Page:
Franco Ranieri begins his Saturday morning class at the Rev. Oreste Pandola Adult Learning Center with a warm welcome.
Then he gets down to the business at hand.
“Today, we’re going to make some sausage,” he says.
The Italian sausage making class of about 10 students meets in the lower level of the learning center, in the former St. Leo’s School on Stiles St. in Little Italy.
Ranieri has been teaching sausage making at the Pandola Center for a few years now. He stresses the importance of technique and also that sausage making, like all cooking, is an individualized process.
“Here is the recipe I used today, but you’ll make sausage to suit your own tastes,” he says.
The students each take turns spreading Ranieri’s spice blends (one for hot sausage, one for sweet) into the bins of sausage meat he has brought to class.
While the sausage-making class is underway with the grownup cooks, Becky Woodward teaches a Pandola cooking class for children in the rear of the room in St. Leo’s large kitchen.
Woodward, who studied at the Baltimore International College, a cooking school, teaches Pandola’s Kitchen Kidz, a three-session cooking course for kids ages 5 and up.
“Today’s kids’ lesson is pizza making,” says Woodward, who lives in Little Italy.
A small group of students gather around Woodward as she teaches them how to make their own dough and roll and shape it on the kitchen’s work table.
“The children enjoy learning how to cook,” says Woodward, who also teaches drama at St. Casmir School in Canton. “Each semester, I try to teach them how to prepare a breakfast, a lunch, and a dinner. We make a cookbook for each class as a memento, so the children can practice at home.”
While Pandola’s child and adult cooking students are downstairs, other students are taking Italian classes upstairs.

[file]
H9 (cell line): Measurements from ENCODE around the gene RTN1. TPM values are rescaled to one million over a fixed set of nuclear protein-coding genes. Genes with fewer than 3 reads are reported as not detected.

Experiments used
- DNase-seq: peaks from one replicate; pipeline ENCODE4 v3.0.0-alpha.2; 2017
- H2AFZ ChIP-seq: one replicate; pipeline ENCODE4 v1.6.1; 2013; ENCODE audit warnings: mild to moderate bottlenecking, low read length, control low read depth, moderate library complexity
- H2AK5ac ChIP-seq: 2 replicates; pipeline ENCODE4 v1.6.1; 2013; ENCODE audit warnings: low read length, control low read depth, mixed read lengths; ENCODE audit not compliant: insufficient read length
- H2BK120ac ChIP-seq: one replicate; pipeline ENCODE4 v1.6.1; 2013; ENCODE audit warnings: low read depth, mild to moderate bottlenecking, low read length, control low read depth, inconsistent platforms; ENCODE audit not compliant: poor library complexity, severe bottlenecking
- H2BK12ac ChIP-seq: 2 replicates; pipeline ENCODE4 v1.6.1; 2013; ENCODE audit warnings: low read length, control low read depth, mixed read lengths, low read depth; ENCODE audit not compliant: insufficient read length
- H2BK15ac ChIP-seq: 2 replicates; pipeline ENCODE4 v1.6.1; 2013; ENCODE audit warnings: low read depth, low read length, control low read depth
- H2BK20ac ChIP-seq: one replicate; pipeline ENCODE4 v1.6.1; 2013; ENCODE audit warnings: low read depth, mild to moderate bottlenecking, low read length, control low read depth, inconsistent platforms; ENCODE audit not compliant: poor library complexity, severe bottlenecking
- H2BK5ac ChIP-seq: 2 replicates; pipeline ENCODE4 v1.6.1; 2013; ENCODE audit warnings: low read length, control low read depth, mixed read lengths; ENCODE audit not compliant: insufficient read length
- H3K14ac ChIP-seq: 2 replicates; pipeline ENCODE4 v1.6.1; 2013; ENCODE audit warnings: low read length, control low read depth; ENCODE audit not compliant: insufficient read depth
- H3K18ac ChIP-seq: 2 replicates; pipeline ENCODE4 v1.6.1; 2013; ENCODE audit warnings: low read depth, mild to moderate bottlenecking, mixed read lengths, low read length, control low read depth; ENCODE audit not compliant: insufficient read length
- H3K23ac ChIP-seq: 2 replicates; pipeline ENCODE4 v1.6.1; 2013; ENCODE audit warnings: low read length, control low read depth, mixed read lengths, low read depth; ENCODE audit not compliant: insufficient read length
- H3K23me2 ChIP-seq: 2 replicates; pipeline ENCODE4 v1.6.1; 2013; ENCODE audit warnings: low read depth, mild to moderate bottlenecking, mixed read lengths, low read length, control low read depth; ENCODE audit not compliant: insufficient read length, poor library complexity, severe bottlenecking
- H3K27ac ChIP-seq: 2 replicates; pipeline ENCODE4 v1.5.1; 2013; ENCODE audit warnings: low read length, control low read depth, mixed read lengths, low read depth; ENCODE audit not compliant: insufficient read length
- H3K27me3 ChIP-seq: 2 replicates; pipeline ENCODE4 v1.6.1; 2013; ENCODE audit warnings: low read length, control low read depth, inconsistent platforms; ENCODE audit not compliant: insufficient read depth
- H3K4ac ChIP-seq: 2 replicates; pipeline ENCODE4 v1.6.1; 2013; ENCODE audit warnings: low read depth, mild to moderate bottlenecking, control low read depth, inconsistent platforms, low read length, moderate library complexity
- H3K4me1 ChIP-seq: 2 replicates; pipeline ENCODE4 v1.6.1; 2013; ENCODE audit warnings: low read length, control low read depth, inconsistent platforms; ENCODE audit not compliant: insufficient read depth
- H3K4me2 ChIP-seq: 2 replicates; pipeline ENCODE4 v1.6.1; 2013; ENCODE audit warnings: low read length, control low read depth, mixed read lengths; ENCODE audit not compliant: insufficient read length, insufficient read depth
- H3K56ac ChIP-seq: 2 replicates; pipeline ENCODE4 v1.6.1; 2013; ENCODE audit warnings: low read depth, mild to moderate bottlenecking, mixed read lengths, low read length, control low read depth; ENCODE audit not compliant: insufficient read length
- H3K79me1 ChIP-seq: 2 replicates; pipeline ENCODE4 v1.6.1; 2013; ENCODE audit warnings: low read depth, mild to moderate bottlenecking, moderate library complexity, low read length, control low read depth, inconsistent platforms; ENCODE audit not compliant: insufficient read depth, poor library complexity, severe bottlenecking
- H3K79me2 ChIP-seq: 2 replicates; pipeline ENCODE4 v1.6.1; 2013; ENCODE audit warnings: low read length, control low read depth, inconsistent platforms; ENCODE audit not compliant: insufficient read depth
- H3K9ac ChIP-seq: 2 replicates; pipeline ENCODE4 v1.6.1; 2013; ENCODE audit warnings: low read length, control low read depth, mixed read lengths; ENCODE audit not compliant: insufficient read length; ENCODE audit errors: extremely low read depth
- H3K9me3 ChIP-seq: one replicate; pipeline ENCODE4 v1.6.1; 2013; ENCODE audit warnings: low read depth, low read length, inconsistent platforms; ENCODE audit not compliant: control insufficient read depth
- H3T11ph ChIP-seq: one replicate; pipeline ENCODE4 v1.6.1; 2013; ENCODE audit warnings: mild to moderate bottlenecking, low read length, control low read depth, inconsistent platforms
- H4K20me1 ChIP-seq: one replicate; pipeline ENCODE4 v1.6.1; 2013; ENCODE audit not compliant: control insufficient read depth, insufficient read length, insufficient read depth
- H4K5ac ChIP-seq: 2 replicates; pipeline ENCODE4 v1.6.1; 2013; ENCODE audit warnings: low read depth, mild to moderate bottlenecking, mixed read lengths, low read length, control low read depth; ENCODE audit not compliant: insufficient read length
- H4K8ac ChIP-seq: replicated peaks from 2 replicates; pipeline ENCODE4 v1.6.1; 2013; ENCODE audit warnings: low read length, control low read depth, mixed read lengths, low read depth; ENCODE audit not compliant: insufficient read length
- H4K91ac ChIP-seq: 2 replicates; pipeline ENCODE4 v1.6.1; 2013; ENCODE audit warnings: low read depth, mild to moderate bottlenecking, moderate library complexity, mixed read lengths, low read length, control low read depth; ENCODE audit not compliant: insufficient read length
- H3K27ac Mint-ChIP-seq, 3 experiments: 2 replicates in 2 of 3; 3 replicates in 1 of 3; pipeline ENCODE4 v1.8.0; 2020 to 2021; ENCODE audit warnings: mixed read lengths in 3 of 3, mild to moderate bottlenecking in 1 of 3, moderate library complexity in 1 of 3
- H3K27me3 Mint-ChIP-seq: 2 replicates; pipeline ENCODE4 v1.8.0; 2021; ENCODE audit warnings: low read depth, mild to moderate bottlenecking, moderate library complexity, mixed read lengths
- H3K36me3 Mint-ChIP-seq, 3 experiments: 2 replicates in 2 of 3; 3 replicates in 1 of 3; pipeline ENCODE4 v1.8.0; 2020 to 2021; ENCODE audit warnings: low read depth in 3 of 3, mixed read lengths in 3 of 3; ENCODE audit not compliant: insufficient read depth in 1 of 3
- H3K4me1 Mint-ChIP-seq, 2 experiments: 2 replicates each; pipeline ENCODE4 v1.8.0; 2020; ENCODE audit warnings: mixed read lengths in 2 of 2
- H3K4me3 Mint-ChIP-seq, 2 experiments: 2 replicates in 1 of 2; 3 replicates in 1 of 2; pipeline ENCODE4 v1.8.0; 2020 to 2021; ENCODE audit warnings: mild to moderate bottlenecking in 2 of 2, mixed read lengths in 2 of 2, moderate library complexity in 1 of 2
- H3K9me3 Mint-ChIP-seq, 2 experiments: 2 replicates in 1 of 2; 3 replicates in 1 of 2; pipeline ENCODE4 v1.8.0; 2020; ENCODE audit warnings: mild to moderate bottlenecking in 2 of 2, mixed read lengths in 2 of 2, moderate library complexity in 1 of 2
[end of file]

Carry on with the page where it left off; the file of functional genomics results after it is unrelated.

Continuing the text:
“We have six classrooms,” says sausage-maker Franco Ranieri’s mother, Rosalie Ranieri, who directs the school.
The Pandola Center was founded in 1996 by the late Rev. Oreste Pandola, a former pastor of St. Leo’s Church.
“We have a great space,” Rosalie Ranieri says of the school building, which was built by Italian immigrants and also includes a library.
Pandola features a diverse range of classes each spring and fall, including Italian language courses, cultural classes, book clubs, and Italian cooking classes. It also offers courses at satellite campuses in Towson, Annapolis, and Bel Air.
Not all of Pandola’s classes are Italian-focused—Pandola recently offered classes in CPR and AED, oil painting, and the history of beer—but the majority are.
“Our mission is to serve the needs of the community, with a focus on Italian heritage and culture,” says Ranieri, who adds that Pandola enrolls about 200 students per semester from all over Baltimore and surrounding counties and even from out of town.
“We attract students from all over. Our most popular classes have to do with food and language,” Ranieri says.
Pandola regularly offers courses in wine making, mozzarella cheese making and pasta making.
“We have an excellent retention rate. The students come back and take more classes,” she says.
Part of the appeal is the affordability of the classes, some of which cost as little as $15.
This semester, Pandola even offered a class in how to acquire dual Italian citizenship, free of charge.
Pandola’s mission, says Ranieri, is about serving the community, teaching people what they’d like to learn at a price they can afford, and helping people reconnect with their Italian heritage.
“A woman recently called about a class Pandola offers in Italian card games—scopa, briscola, and solitario. She remembered the games her grandmother played and she wanted to learn them as well,” says Ranieri. “She wanted to connect to her roots, and we want to help pass on those traditions.”
It’s not too late to take a course at the Pandola Center. Several cooking classes begin in November, including how to make ravioli, gnocchi, and sauces, and how to make Italian cookies. Visit http://www.pandola.baltimore.md.us/ for details.
by Danielle Sweeney